Author Ian Hepburn
Head of Conservation
It’s been said by the Sussex Wildlife Trust and others hundreds of times before, but we depend on healthy functioning ecosystems for survival. The environment is what makes life possible and worth living, but despite this, it is under more pressure than ever before.
As our own Government says ‘Sites of special scientific interest (SSSIs) conserve and protect the best of our wildlife, geological and physiographical heritage for the benefit of present and future generations.’ The network of SSSIs are fundamental to our environmental, social and economic wellbeing, they provide huge benefits and only cover only 8% of England.
In spite of the overwhelming evidence of the importance of protecting SSSIs, Rampisham Down SSSI in Dorset is under threat. In a nutshell, a developer has obtained planning permission for more than 100,000 solar panels on the site. This is possibly the largest (76ha) remaining piece of lowland acid grassland in the county. The habitat will almost certainly be irrevocably damaged by the shading if the development goes ahead. The decision by the local council is all the more perverse because it went against the advice of their own planning officer, Natural England, Dorset Wildlife Trust and several others. There is an alternative site across the road which we all support and hence flies in the face of the NPPF guidelines.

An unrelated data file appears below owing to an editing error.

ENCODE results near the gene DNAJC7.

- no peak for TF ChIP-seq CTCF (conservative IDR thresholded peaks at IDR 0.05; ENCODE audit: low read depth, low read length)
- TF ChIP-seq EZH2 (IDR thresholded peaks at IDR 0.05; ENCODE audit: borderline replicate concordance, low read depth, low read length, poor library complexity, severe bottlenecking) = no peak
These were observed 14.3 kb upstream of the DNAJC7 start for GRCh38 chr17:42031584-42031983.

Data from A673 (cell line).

Many people who are much more knowledgeable about the case have blogged on why this decision is so wrong, ecologically and ethically. In particular I recommend Miles King’s A new nature blog which neatly lays out the evidence of why this development is so damaging.
Climate change is the biggest threat facing biodiversity and we fully support a move to renewable energies, but this should not be at the expense of our most valuable and important natural areas. Please help us to Save Rampisham Down and use our e-action to email Eric Pickles - the Minister responsible - and ask him to ‘call-in’ the decision. Your email will be sent to the National Planning Casework Unit, who handle requests for calling-in planning applications.
We don’t have long – the deadline for call-in requests is before 6th February 2015.
Normally this blog focuses on Sussex issues, but this is just too important not to act on. In particular this whole sorry saga emphasises why our current legislation is just not good enough to protect our environment. If we want to turn around the alarming decline in biodiversity and help improve the health and wellbeing of our citizens we need new legislation to bring about the recovery of nature in a generation. With the election looming, this is the time to make a significant change and demand a Nature and Wellbeing Act for the benefit of us all.